Economic recovery, the changing psychological contract and the future of the office

display_img_01There has always been a link of one sort or another between the labour market and office design. So, as the UK’s unemployment statistics continue to fall, they remain moderately high and there continue to be structural changes in the nature of work, typified by this year’s debate about the growing use of zero hours contracts. You have to wonder what impact structural changes,  levels of unemployment and redundancy (around 4 million in the UK since 2008) have had on the way we manage and design our workplaces. There is no doubt that the downturn combined with the structural changes in the way we work have had an effect on demand for commercial property, but what will it all mean in the longer term?

Some things are certain. The principle asset in the economy – data – continues to grow at an exponential rate regardless of any downturn. We talk about Big Data for a good reason, and it’s getting bigger all the time.  Earlier this year CSC produced this interactive infographic to try to visualise it all, presumably on the basis that the numbers, when written down, are too ludicrous to grasp and the terminology too bizarre to understand.  I mean, ‘zettabyte’, really? So the key feature of the new global economy – the ability of people to generate and apply information and knowledge – will continue to be one of the most important influencing factors on decisions about the workplace.

This is particularly important for new and growing businesses. The commercial superstars of tomorrow rely on employing knowledge workers and keeping hold of them for as long as possible. Success not only breeds success. Nowadays it employs it.

This has led to the conundrum that has dominated management thinking over the last two decades is this: if your main asset is knowledge and that knowledge is to a large degree locked up in people’s heads, how do you attract those heads to your organisation? Then, once they are safely in your employ, how do you make them stay there or at the very least empty some of the contents into computers and other people’s heads before they go?

It is this riddle that has led to the dominance of ‘soft’ issues in management thinking and why workplace design has focussed increasingly on softer business issues such as corporate culture, the environment and knowledge management. It has driven the growth of flexible work practices as organisations have tried to give people a better work-life balance. It has driven the softening of the workplace itself, the focus on community and the growth of third space with its sofas and cafes.  It has pushed on the idea of employer branding. And it’s driven a new emphasis on knowledge management.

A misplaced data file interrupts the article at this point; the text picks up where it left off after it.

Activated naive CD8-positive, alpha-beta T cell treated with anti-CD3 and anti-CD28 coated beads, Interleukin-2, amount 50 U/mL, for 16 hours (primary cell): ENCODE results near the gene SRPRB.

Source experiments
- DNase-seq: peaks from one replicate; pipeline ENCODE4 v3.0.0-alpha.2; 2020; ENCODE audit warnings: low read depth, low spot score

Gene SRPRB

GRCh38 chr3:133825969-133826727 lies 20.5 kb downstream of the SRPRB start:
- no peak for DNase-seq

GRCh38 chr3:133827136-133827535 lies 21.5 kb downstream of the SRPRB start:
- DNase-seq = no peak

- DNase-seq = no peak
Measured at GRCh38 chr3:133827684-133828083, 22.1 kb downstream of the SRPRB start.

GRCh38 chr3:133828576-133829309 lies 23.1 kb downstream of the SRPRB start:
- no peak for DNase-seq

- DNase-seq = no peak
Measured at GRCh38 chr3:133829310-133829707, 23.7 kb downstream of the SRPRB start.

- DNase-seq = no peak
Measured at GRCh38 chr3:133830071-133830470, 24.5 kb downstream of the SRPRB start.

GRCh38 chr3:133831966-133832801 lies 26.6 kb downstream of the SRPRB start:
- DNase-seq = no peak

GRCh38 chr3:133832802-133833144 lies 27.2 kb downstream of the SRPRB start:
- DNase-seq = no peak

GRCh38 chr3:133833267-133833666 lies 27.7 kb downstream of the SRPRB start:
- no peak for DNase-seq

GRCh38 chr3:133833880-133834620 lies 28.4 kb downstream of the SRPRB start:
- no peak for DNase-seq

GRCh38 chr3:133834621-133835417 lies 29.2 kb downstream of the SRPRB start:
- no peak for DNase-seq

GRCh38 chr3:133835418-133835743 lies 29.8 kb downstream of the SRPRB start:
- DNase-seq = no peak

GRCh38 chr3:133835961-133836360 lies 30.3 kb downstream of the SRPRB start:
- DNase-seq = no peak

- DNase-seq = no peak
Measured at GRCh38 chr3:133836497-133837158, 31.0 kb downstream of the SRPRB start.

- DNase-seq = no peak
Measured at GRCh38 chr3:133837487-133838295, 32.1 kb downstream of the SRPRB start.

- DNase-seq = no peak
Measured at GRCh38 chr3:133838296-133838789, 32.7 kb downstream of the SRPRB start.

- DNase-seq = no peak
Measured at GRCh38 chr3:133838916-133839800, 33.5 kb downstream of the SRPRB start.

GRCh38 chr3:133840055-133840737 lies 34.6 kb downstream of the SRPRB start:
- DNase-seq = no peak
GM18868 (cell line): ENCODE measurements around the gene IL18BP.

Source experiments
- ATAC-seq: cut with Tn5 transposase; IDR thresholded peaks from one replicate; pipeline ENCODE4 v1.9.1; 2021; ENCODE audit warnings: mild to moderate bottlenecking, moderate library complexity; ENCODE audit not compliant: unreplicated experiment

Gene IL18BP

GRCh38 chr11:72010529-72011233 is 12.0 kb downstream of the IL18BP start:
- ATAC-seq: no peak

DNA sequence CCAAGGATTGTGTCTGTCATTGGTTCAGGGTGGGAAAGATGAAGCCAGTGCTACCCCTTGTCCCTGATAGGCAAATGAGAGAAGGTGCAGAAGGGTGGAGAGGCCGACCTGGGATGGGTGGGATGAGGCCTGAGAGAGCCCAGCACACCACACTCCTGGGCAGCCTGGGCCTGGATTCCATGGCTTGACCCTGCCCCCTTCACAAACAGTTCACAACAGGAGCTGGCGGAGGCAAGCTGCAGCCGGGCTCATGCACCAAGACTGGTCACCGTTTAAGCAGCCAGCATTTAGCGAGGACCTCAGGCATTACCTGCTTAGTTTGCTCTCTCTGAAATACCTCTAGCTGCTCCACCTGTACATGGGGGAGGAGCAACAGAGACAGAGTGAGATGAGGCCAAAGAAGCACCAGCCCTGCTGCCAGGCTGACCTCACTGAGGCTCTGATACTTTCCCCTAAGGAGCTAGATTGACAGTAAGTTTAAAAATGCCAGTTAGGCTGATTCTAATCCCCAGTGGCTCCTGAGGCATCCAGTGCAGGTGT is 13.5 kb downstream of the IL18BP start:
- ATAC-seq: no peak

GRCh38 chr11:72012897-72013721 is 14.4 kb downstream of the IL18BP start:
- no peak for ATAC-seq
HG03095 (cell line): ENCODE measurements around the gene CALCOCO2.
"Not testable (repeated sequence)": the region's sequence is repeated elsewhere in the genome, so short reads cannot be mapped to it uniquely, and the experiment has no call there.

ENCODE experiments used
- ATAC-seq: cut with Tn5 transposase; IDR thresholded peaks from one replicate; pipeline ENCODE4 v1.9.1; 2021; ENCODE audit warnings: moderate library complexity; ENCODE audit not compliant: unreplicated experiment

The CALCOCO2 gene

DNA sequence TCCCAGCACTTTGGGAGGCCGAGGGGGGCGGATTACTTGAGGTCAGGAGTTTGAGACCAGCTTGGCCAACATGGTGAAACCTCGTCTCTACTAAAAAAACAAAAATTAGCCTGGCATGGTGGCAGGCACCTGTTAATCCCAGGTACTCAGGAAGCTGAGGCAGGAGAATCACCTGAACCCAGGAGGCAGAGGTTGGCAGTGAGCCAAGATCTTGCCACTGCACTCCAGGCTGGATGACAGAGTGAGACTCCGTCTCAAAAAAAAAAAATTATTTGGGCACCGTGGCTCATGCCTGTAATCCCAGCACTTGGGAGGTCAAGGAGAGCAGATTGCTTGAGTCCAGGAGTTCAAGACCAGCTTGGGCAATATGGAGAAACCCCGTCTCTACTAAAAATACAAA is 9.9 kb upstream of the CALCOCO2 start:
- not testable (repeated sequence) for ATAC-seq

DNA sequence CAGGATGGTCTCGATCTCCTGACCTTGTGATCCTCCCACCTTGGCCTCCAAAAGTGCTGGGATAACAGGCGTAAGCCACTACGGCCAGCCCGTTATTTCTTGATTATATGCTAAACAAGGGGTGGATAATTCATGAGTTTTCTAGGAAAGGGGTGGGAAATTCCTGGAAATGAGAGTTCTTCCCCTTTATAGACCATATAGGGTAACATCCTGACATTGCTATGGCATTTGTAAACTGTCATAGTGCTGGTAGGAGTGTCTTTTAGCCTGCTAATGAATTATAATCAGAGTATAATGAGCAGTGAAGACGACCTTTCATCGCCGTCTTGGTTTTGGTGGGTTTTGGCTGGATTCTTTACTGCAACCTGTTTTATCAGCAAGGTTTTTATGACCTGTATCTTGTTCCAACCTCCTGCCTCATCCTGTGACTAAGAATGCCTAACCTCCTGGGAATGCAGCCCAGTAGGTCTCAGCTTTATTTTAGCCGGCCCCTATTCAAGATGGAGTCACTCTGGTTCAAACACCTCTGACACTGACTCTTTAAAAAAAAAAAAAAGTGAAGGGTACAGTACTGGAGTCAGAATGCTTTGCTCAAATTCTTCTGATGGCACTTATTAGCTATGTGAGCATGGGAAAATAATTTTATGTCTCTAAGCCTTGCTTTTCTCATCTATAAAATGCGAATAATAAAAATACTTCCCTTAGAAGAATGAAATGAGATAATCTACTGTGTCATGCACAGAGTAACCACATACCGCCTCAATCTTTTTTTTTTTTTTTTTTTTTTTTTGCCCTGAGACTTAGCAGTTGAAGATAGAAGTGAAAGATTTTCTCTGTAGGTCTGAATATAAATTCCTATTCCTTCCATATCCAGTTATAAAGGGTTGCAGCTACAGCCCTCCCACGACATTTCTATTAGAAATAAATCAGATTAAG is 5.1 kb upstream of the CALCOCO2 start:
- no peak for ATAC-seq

The main consequence of this is a new aspect to the psychological contract between employer and employee. Regardless of what is written in any formal agreement, there is a new unspoken contract which means that employers have to find new and improved ways to attract and retain employees. A quietly thriving economy not only offers us increasingly employment and skills shortages in certain sectors but as a consequence also hands the whip hand to employees who are able to demand new and better job conditions in exchange for their supposed loyalty.

This shift in the psychological contract has in some ways now been enshrined into legislation, especially with regard to the right to ask for flexible working, but also because it is increasingly hard wired into the minds of the people who are running things and employees.

Obviously these softer attitudes are not about to be swept away by the advent of Gen Y as decision makers. Although the differences between the people of this generation and those which preceded them (and who are still working),  this is the first generation of people that has no conception of a world that does not allow them to have constant and instant access to information, entertainment and other people. They are only vaguely  aware of a quaint lost world of coin-operated phones, faxes, letters, four channel television and – just imagine – no Internet, because there are dim and fading echoes of that world around us.

Each of the four generations still active in the workplace takes the new world of technology,  constant access to information and Big Data for granted in its own way, but each also has its own relationship with it and this can cause tensions in the way workplaces function. This technological generation gap is one of the major causes of tension in the workplace, as Chris Murray, Head of HR Technology of PwC argued in this week’s issue of Human Resources magazine.

The current economic climate is likely to change the already transformed relationship between employer and employee in the form of a new psychological contract. In turn this will be reflected in new cultures and hence new designs and new ways of managing the workplace. As we emerge from the current crisis, the soft principles that have shaped workplace design over the last few years are sure to become increasingly important factors in business recovery and success. In short, expect more sofas and cafes and a greater focus on the needs of the individual worker.